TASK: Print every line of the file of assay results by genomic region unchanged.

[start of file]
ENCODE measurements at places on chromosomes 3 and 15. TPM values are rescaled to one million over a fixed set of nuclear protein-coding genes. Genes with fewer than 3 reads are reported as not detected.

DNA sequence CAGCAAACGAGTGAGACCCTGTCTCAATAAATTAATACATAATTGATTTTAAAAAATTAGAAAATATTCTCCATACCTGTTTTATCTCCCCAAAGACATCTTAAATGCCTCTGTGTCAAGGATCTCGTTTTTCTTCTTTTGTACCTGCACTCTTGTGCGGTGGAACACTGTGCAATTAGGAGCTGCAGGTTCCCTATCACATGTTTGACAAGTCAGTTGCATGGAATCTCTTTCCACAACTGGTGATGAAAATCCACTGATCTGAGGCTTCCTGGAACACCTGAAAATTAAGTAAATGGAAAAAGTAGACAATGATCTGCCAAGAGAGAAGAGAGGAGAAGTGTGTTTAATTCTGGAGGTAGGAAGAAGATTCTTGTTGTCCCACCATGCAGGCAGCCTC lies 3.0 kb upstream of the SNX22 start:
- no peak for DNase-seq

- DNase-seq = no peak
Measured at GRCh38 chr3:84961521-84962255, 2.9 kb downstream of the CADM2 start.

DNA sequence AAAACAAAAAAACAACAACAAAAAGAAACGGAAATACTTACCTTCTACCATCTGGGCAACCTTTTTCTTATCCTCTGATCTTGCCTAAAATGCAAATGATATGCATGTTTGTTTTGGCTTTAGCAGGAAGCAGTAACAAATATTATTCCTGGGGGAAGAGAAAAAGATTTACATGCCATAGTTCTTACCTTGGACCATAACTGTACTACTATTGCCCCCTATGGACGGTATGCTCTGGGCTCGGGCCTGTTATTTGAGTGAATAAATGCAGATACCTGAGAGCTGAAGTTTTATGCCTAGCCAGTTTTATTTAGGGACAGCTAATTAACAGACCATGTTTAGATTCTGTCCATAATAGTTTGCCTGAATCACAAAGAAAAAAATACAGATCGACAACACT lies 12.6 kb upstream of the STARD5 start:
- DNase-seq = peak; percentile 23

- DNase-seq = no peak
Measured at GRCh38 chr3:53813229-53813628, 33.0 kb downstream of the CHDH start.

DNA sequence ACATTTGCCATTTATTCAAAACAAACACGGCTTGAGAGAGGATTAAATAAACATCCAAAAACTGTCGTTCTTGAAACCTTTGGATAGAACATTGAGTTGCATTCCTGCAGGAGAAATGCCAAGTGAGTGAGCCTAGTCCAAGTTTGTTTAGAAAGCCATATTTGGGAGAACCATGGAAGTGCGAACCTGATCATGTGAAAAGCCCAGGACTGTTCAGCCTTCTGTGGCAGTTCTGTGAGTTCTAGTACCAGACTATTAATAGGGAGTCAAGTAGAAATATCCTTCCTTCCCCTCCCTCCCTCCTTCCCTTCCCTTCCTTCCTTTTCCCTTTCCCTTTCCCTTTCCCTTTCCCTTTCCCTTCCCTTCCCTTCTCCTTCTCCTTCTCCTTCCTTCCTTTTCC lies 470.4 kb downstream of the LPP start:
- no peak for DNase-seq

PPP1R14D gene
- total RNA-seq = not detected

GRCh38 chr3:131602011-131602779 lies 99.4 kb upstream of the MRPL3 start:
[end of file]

ENCODE measurements at places on chromosomes 3 and 15. TPM values are rescaled to one million over a fixed set of nuclear protein-coding genes. Genes with fewer than 3 reads are reported as not detected.

DNA sequence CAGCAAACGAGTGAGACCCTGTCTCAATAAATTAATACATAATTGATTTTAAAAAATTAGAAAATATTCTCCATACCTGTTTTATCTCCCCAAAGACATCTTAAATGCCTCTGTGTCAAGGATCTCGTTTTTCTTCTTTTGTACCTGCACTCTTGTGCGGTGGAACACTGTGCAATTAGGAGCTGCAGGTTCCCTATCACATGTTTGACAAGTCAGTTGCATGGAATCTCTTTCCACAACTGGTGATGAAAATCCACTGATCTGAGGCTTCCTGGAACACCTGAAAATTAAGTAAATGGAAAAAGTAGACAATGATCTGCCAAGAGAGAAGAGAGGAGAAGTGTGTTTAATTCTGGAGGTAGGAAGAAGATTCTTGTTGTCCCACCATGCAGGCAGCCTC lies 3.0 kb upstream of the SNX22 start:
- no peak for DNase-seq

- DNase-seq = no peak
Measured at GRCh38 chr3:84961521-84962255, 2.9 kb downstream of the CADM2 start.

DNA sequence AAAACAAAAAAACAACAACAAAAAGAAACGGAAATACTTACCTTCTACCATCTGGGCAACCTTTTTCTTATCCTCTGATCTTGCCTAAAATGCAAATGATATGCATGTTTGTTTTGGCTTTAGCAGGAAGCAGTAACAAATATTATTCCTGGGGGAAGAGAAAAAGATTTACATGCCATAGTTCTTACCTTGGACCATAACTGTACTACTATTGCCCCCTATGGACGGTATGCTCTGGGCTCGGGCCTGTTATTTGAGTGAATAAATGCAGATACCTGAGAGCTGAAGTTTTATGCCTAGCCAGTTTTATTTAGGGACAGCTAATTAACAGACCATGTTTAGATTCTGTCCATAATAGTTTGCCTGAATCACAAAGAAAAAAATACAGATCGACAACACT lies 12.6 kb upstream of the STARD5 start:
- DNase-seq = peak; percentile 23

- DNase-seq = no peak
Measured at GRCh38 chr3:53813229-53813628, 33.0 kb downstream of the CHDH start.

DNA sequence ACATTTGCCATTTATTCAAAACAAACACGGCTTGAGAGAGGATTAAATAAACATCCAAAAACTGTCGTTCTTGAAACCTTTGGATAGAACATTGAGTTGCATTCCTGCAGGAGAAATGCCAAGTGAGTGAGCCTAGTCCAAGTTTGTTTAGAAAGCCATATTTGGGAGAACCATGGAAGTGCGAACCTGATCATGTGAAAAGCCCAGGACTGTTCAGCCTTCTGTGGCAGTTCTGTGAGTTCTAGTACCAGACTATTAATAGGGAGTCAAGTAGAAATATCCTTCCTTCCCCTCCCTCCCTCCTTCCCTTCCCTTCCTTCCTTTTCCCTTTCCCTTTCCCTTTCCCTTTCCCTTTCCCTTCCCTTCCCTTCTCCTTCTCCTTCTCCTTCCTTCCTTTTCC lies 470.4 kb downstream of the LPP start:
- no peak for DNase-seq

PPP1R14D gene
- total RNA-seq = not detected

GRCh38 chr3:131602011-131602779 lies 99.4 kb upstream of the MRPL3 start: